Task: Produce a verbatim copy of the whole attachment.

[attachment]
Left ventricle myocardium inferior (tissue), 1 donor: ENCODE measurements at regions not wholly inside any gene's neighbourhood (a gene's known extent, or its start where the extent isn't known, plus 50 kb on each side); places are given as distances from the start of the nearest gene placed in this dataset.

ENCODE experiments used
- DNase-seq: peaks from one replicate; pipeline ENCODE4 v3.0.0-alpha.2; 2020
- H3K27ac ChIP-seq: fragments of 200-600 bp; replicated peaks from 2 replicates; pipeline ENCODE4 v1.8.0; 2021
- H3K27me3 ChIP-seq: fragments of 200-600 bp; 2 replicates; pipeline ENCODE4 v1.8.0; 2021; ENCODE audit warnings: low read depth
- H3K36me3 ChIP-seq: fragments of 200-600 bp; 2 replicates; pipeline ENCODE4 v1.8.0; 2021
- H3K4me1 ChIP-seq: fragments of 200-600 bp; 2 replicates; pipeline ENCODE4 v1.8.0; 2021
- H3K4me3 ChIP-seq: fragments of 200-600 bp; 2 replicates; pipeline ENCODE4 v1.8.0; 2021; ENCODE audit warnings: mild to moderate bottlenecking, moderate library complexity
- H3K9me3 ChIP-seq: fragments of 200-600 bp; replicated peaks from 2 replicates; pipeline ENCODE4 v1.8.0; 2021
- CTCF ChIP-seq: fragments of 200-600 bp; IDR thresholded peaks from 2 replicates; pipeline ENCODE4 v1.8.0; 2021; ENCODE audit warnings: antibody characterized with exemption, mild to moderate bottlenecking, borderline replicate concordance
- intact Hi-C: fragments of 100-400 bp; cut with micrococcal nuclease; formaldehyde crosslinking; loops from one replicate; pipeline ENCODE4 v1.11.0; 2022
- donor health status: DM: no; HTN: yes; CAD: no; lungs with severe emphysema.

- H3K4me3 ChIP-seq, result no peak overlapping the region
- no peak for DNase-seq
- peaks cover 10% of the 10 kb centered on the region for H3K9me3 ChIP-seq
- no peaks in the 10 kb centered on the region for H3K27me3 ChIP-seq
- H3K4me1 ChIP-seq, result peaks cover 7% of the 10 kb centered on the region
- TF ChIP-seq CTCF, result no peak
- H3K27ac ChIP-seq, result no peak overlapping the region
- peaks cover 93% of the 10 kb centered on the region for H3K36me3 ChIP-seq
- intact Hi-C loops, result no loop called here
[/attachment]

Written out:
Left ventricle myocardium inferior (tissue), 1 donor: ENCODE measurements at regions not wholly inside any gene's neighbourhood (a gene's known extent, or its start where the extent isn't known, plus 50 kb on each side); places are given as distances from the start of the nearest gene placed in this dataset.

ENCODE experiments used
- DNase-seq: peaks from one replicate; pipeline ENCODE4 v3.0.0-alpha.2; 2020
- H3K27ac ChIP-seq: fragments of 200-600 bp; replicated peaks from 2 replicates; pipeline ENCODE4 v1.8.0; 2021
- H3K27me3 ChIP-seq: fragments of 200-600 bp; 2 replicates; pipeline ENCODE4 v1.8.0; 2021; ENCODE audit warnings: low read depth
- H3K36me3 ChIP-seq: fragments of 200-600 bp; 2 replicates; pipeline ENCODE4 v1.8.0; 2021
- H3K4me1 ChIP-seq: fragments of 200-600 bp; 2 replicates; pipeline ENCODE4 v1.8.0; 2021
- H3K4me3 ChIP-seq: fragments of 200-600 bp; 2 replicates; pipeline ENCODE4 v1.8.0; 2021; ENCODE audit warnings: mild to moderate bottlenecking, moderate library complexity
- H3K9me3 ChIP-seq: fragments of 200-600 bp; replicated peaks from 2 replicates; pipeline ENCODE4 v1.8.0; 2021
- CTCF ChIP-seq: fragments of 200-600 bp; IDR thresholded peaks from 2 replicates; pipeline ENCODE4 v1.8.0; 2021; ENCODE audit warnings: antibody characterized with exemption, mild to moderate bottlenecking, borderline replicate concordance
- intact Hi-C: fragments of 100-400 bp; cut with micrococcal nuclease; formaldehyde crosslinking; loops from one replicate; pipeline ENCODE4 v1.11.0; 2022
- donor health status: DM: no; HTN: yes; CAD: no; lungs with severe emphysema.

- H3K4me3 ChIP-seq, result no peak overlapping the region
- no peak for DNase-seq
- peaks cover 10% of the 10 kb centered on the region for H3K9me3 ChIP-seq
- no peaks in the 10 kb centered on the region for H3K27me3 ChIP-seq
- H3K4me1 ChIP-seq, result peaks cover 7% of the 10 kb centered on the region
- TF ChIP-seq CTCF, result no peak
- H3K27ac ChIP-seq, result no peak overlapping the region
- peaks cover 93% of the 10 kb centered on the region for H3K36me3 ChIP-seq
- intact Hi-C loops, result no loop called here